What advice would you give to aspiring musicians thinking of pursuing a career in the craft?
Follow your heart. If you get into it simply wanting to make a bunch of money or something else more shallow, you’ll end up disappointed because it might not happen. If you’re following your heart in the music, you’ll always get what you want.
What’s the best jam you ever played in? What are some of the most memorable gigs you've had?
I’ve been really blessed to be able to play with some of the people I have. I would have to say one of my favorite was playing with Joe Louis Walker. I used to buy DVDs of his shows and try to learn some of the guitar parts from them. It was kind of surreal to have him ask me on stage and play alongside him. We’ve kept in touch since then.
Are there any memories from Buddy Guy, Robert Cray, and Joe Louis Walker, which you’d like to share with us?
The shows with those guys were real special. It’s a great feeling to be able to “work” alongside some of the guys you grew up admiring so much.
Tell me a few things about your meet with Sonny Rhodes, which memory from him makes you smile?
Just listening to him talk and tell stories. He’s been traveling and playing Blues for 50 years. It’s incredible to listen to him talk about the people he’s met and experiences he’s had in that time.
What's been their experience from “studies” with Sonny Rhodes?
He really taught me how to run a band and what being a band leader is all about. No matter what went wrong on the road, he wouldn’t let us worry about it because he would take care of it. He wouldn’t hide anything from me, but teach me all he could. That has helped me a lot when running my own band.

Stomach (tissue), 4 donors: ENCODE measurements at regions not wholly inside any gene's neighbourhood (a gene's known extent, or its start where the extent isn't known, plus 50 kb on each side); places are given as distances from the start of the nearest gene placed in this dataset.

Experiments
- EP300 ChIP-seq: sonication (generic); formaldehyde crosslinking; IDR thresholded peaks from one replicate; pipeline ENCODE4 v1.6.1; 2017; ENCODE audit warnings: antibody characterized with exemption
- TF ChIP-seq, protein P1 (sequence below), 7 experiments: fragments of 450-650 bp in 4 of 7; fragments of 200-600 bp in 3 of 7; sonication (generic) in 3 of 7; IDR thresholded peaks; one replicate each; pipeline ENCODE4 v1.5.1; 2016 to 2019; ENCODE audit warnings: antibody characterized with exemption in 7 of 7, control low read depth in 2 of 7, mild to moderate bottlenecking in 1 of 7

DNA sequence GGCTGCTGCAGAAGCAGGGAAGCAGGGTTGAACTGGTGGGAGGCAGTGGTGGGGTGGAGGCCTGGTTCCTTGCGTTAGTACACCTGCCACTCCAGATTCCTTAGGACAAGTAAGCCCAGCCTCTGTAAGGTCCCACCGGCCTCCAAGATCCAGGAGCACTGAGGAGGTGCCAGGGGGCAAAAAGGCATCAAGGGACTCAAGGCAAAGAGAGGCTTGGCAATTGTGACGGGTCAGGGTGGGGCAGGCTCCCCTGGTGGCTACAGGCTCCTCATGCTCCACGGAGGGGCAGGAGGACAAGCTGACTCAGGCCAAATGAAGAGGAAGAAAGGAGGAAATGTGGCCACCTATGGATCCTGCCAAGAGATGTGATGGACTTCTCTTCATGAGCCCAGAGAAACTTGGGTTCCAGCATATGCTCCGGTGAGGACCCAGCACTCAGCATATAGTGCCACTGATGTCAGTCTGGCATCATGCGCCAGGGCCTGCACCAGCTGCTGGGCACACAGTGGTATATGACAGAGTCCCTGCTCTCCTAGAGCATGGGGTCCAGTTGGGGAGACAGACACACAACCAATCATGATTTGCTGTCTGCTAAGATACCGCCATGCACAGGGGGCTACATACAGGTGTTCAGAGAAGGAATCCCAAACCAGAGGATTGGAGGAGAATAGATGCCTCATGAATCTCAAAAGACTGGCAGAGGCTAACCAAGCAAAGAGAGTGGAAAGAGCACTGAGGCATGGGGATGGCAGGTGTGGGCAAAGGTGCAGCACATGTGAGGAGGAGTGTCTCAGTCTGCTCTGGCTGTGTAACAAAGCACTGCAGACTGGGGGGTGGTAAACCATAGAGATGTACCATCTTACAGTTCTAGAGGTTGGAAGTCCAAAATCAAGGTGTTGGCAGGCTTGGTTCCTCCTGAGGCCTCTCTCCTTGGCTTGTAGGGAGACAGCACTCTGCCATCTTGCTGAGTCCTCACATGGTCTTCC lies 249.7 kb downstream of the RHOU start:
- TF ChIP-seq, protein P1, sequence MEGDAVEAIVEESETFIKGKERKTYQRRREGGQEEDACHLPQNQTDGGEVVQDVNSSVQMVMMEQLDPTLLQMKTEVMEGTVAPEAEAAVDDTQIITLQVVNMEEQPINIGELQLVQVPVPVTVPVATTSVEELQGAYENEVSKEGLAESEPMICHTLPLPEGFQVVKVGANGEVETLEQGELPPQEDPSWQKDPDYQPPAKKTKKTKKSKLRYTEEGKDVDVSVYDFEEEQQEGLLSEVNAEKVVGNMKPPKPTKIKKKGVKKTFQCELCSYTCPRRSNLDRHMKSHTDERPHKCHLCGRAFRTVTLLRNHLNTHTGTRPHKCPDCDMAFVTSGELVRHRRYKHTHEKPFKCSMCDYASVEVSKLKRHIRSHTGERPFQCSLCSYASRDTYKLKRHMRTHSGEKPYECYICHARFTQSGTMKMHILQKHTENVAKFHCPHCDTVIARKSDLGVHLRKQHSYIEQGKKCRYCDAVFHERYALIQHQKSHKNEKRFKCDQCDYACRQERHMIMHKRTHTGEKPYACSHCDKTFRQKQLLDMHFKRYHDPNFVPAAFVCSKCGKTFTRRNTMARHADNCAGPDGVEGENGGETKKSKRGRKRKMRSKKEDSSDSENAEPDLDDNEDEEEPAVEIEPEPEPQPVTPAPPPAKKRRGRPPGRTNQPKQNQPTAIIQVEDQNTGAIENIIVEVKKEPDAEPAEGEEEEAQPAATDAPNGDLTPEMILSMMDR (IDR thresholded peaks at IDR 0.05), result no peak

What is the best advice a bluesman ever gave you?
“Play what’s in your heart.” Sonny Rhodes told me this and I believe that’s what makes this music special.
Some music styles can be fads but the blues is always with us. Why do think that is? Give one wish for the BLUES
My one wish is that it is not lost. People like to take small elements of the music and play things that are “bluesy,” but what draws me to the music is the feeling and authenticity that the original guys (Muddy Waters, Lightnin’ Hopkin, John Lee Hooker, B.B. King etc.) played with. It seems like the music keeps getting watered down through the years so I hope that some of that authenticity survives.
How do you describe your contact to people when you are on stage and what compliment do you appreciate the most after a gig?
I take compliments at face value and don’t think too deeply into them. I just appreciate when the music is received positively, however that may be. I want people to hear it and have a good time.
How was your recording time with the band, do you remember something fanny from studio?
Recording is great. We have a good time recording and just playing, period... We all know how fortunate we are to do some of the things that we do and are happy when we get the chance to do it.
Make an account for current realities of the case of the blues in Florida. Which is the most interesting period in local blues scene?
How do you describe Florida Blues Scene?
There are a lot of really good bands over here. There are more and more festivals and clubs opening each year so you’re actually able to get quite a bit of work without leaving the state.
Which is the most interesting period in your life and why?
I would have to get back to you on that. That would take some thinking. Ha ha
Which things do you prefer to do in your free time? Happiness is……
In my free time, I like playing guitar or supporting some of the other blues shows. Ha ha... When I’m not doing that, I like fishing, camping, going to the beach, or just RELAXING!